I have recently finished reading The Total Money Makeover by Dave Ramsey. I have been reading various financial blogs for a while now and this book is mentioned over and over again so I thought it was about time I picked it up.
The more of this book I read the more I realised how many of these financial based posts I have been reading have some basis from this book. There are also some great quotes and a lot of myth busting about peoples approaches to finances.
There are a fair few references to the bible but it’s not an overriding factor of the book so don’t let that put you off. The book is also American so there are some references that don’t apply over here in the UK but the basic ideas are sound.
I’m not going to go into great detail about the processes laid out in the book but here’s a few quotes and my overall thoughts.
To get a taste of the book here are a few quotes:
I owe, I owe, so off to work I go.
I love this one it makes me think of dwarves being forced into work to pay off their credit cards… Luckily we’re debt free so I had the option to leave my 9–5 job behind.
It is human nature to want it and want it now; it is also a sign of immaturity. Being willing to delay pleasure for a greater result is a sign of maturity.
90% of people in our culture buy things they can’t afford.
These two quotes show how much of an issue debt is nowadays. People insist on having things that should really be out of their reach…
I can relate to this as I always used to feel that I needed a new computer, game or some other gadget. Over the years I began to realise that not all gadgets were being used so now I tend to be a bit more patient before purchasing and make sure that it is really something that will benefit me.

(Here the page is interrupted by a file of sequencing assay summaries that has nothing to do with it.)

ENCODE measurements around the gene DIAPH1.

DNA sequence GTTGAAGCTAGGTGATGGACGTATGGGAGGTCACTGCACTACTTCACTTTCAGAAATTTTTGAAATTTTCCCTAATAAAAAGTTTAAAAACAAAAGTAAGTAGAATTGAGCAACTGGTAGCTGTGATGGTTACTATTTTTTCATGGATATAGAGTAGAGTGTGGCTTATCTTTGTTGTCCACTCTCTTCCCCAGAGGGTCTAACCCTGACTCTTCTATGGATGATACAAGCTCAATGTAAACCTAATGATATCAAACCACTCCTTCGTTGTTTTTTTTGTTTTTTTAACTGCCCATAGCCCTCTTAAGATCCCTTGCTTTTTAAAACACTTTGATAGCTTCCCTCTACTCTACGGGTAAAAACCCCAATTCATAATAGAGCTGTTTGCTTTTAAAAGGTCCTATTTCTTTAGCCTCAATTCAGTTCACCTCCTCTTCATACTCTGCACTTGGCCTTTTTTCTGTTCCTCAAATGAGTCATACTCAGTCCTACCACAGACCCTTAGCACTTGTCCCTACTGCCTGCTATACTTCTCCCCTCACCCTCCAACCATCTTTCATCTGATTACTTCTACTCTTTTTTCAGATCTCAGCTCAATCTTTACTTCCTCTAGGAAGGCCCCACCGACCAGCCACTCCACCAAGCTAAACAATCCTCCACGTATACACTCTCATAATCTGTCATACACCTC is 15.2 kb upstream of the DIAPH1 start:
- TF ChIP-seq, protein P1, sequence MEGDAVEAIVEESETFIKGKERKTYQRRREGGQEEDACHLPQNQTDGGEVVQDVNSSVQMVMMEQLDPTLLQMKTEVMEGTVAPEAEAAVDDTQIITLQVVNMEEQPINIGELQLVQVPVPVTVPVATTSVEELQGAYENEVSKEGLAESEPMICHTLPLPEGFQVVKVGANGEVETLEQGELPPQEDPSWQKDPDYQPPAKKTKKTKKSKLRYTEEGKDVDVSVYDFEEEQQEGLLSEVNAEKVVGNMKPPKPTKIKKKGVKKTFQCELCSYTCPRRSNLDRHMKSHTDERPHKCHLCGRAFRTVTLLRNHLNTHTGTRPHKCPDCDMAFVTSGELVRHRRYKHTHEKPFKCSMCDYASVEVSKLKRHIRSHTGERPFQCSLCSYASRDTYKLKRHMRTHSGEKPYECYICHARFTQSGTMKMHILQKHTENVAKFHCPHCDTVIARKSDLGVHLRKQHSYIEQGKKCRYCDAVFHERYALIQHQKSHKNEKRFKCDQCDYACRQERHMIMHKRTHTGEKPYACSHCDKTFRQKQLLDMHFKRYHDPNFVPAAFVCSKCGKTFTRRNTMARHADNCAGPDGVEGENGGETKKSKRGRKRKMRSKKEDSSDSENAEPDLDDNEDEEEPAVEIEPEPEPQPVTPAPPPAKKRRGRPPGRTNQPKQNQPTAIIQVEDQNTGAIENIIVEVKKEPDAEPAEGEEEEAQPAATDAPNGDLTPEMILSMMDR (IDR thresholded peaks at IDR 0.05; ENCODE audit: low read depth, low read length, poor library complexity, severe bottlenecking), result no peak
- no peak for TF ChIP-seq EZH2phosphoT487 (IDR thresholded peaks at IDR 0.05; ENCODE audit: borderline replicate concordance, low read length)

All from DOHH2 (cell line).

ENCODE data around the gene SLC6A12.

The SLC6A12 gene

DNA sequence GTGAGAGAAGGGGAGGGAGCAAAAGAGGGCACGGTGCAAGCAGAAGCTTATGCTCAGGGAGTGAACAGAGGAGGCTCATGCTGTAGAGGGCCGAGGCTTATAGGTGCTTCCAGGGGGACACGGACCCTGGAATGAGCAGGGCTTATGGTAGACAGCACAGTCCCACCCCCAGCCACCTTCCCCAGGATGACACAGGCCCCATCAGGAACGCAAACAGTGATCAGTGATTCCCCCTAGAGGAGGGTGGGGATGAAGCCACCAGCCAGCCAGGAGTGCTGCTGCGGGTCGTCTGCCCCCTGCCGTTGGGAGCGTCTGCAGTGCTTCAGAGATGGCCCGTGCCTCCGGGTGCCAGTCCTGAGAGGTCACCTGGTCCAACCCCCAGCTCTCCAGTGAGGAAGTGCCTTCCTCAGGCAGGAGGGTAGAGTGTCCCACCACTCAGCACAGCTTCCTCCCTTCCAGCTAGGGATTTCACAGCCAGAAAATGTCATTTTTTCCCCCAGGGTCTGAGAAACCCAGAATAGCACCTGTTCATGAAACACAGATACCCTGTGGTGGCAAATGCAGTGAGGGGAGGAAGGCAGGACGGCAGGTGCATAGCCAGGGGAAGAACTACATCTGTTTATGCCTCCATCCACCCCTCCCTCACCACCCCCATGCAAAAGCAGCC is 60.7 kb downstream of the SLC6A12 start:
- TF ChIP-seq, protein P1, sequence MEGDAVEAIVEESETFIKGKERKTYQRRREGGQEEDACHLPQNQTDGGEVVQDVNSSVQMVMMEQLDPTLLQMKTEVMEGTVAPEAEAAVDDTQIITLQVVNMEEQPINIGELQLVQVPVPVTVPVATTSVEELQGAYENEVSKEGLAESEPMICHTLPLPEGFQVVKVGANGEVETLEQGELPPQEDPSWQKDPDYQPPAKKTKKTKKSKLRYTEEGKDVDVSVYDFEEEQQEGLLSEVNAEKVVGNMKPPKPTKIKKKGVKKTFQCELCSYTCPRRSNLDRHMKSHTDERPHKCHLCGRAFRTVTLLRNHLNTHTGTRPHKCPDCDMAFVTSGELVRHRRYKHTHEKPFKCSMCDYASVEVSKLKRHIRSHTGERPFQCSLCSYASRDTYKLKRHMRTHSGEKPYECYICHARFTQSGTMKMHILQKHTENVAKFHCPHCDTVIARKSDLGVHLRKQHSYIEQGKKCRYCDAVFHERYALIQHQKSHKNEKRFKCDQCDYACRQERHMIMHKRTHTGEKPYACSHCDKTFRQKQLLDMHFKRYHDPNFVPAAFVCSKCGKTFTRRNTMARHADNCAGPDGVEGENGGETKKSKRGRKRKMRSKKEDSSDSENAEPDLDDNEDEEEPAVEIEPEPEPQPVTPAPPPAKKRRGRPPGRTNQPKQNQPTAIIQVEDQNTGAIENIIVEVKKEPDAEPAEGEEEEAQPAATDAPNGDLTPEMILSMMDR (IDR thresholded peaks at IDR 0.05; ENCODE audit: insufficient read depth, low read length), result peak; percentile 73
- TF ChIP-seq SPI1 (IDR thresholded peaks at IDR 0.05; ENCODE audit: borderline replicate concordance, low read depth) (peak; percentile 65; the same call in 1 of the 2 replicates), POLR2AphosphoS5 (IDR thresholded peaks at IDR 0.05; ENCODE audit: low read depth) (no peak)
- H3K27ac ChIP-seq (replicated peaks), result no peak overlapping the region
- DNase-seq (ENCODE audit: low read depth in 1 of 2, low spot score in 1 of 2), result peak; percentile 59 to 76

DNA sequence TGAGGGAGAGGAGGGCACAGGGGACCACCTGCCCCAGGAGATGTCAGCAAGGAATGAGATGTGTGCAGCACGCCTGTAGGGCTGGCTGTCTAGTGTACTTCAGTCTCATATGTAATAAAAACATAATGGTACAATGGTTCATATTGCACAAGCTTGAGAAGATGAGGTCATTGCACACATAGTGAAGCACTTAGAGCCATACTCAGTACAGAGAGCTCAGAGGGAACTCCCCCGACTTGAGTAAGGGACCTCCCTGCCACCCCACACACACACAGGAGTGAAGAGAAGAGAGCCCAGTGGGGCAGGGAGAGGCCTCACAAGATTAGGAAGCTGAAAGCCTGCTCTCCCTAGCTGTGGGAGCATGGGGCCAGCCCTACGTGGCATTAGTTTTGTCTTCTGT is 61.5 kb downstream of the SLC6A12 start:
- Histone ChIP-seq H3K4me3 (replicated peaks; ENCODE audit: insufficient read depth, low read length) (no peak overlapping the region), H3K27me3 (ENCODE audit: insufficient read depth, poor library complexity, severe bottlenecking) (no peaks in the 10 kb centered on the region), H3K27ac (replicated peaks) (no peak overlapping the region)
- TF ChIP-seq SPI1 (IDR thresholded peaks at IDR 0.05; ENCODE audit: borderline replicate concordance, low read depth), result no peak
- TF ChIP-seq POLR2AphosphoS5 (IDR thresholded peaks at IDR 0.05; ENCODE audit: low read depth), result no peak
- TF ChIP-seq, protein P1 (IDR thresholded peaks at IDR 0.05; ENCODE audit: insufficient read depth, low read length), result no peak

Luckily over time computers have reached a stage where the regular improvements in technology do not make that much difference anyway, from a user’s point of view. It used to be that every couple of years tasks could be done in half the time, which really made a difference. Recently the extra speed and power may shave fractions of a second off certain tasks but that’s not worth splashing the cash over…
And lastly here is his advice on this subject:
Don’t even consider keeping up with the Joneses. They’re broke!
To help get you in the right frame of mind the start of the book tries to explain a lot of myths around finance. Here’s one that made me stop and think for a while:
Myth: If I loan money to friends or relatives, I am helping them.
Truth: If I loan money to a friend or relative, the relationship will be strained or destroyed.
This is another book with an American bias and some of the details don’t always apply over here in the UK. The basics are very clear though and the main focus of the book is a series of steps you need to follow to get your finances sorted, The 7 baby steps.
There are a lot of real life stories scattered throughout the book from people that have followed these principles with great success. I can see that these could be inspiring if you are in a dark place with your finances.
Probably due to the financial blog posts I had been reading Shirley & I have already got a good start on the steps but the added clarity should help us going forward.
I really enjoyed reading The Total Money Makeover and I feel energised about our finances because of it. The plan now is to put everything into saving towards a new house…